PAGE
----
SGA Allocation Process Explained

What does the SGA do with its $21,000 dollar budget? It allocates it to clubs and organizations who host campus wide events of course; but how do they divvy it out among the various organizations on campus?

In years past, groups and organizations would visit the SGA office by Englar Dining Hall to fill out four pages of paper work; they would then set up a meeting. These meetings would be brief, allowing the groups and organizations to summarize what they are all about, and how much money they will need to host campus events for the school year. After the meeting, the SGA and finance committee would recommend how much they think the group should be allocated.

Although this process did work, it was not very effective, because the budget was divvied up on a first-come, first-served basis. This was the major issue that SGA found in their allocation process because they were unable to allocate funds to organizations if they set up their meetings too late.

Junior SGA Vice President Zach Weeden explains SGA’s new process for allocating their annual budget among McDaniel’s groups and organizations: “Everyone is required to submit a packet, which contains a summary of club and events, finance statements, list of all the events and cost of the events, and requested amount of money for the SGA to consider.”

The packets were due early last fall. SGA President Nick Bender added that, “they are also required to add in a form that tells us what community service event they plan on doing. That is a new requirement we added this year.”

Once all the packets were handed in, SGA members would review them. They made a giant spread sheet, which showed how much each club requested, and how much the SGA thought they should allocate to the clubs. Prior to the new allocation process, the SGA would take clubs’ word for how much events cost; now they require invoices before they allocate any money.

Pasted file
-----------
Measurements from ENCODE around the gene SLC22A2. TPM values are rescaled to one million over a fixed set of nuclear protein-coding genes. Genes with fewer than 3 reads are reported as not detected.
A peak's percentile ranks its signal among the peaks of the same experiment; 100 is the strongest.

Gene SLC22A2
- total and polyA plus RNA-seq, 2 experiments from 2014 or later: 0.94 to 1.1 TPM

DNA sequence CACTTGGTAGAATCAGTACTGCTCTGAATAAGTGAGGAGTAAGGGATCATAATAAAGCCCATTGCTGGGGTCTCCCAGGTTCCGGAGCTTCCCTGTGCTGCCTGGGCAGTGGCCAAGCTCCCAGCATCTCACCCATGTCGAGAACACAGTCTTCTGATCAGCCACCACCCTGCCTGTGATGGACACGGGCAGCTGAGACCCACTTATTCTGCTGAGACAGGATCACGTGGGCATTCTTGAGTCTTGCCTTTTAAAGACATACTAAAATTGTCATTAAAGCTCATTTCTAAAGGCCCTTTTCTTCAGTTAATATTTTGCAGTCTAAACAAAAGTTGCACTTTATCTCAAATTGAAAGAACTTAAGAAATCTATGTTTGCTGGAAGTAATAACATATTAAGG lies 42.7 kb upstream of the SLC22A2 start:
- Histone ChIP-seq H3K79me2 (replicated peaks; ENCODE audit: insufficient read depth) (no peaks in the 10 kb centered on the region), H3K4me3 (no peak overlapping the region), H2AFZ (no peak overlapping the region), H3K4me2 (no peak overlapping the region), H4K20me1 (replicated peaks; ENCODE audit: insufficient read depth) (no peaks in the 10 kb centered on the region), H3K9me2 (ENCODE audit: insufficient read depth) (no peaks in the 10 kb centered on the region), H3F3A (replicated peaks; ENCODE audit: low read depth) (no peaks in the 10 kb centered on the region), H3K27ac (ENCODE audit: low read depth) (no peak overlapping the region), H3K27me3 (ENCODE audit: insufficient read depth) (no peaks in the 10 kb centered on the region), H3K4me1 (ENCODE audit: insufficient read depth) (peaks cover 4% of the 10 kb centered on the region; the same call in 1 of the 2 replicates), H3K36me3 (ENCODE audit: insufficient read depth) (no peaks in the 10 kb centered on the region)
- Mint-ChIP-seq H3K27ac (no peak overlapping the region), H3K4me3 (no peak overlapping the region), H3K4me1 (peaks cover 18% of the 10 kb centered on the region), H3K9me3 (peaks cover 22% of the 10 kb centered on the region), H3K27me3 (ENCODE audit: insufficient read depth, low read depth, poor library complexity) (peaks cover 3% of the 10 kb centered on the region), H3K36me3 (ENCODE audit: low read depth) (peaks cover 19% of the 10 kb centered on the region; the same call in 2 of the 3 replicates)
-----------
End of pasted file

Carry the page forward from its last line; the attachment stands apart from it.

The events that call for the largest allocations from the SGA are dinners. Dinners cost up to $20 a person, but most clubs only want to charge students $5 for the meals. The issue was that the clubs had no way to make up the difference, so SGA decided that all clubs requesting allocations to subsidize dinners will be awarded $500. SGA came up with that number by taking the average number of people in the clubs who were asking for dinner allocations.

Weeden stated that “the new process is a more effective and fair way to allocate money to clubs.”

Also, if a club wants to host an event, SGA has a second fund separate from the initial allocation budget. This fund is known as a co-sponsorship. The fund is given on a first-come, first-served basis and the club is required to represent the fact that SGA is hosting the event with them.

1 Comment on "SGA Allocation Process Explained"

  1. Given the limited amount of funds ($21,000) for a large amount of clubs (at least something like 60), what criteria are the SGA using to allocate and disperse funds? Do certain clubs receive priority? Should they? How comfortable are we with four to five individuals dispersing $21,000 without some known set of guidelines or criteria? Are these fair criticisms?

    Also, where is transparency? Shouldn't information about which clubs got money (and how much) be made both available and accessible to all club leaders?

    What's up with Organization Council Meetings? What happened to status reports?

    No offense intended either way, I'm just throwing it out there.

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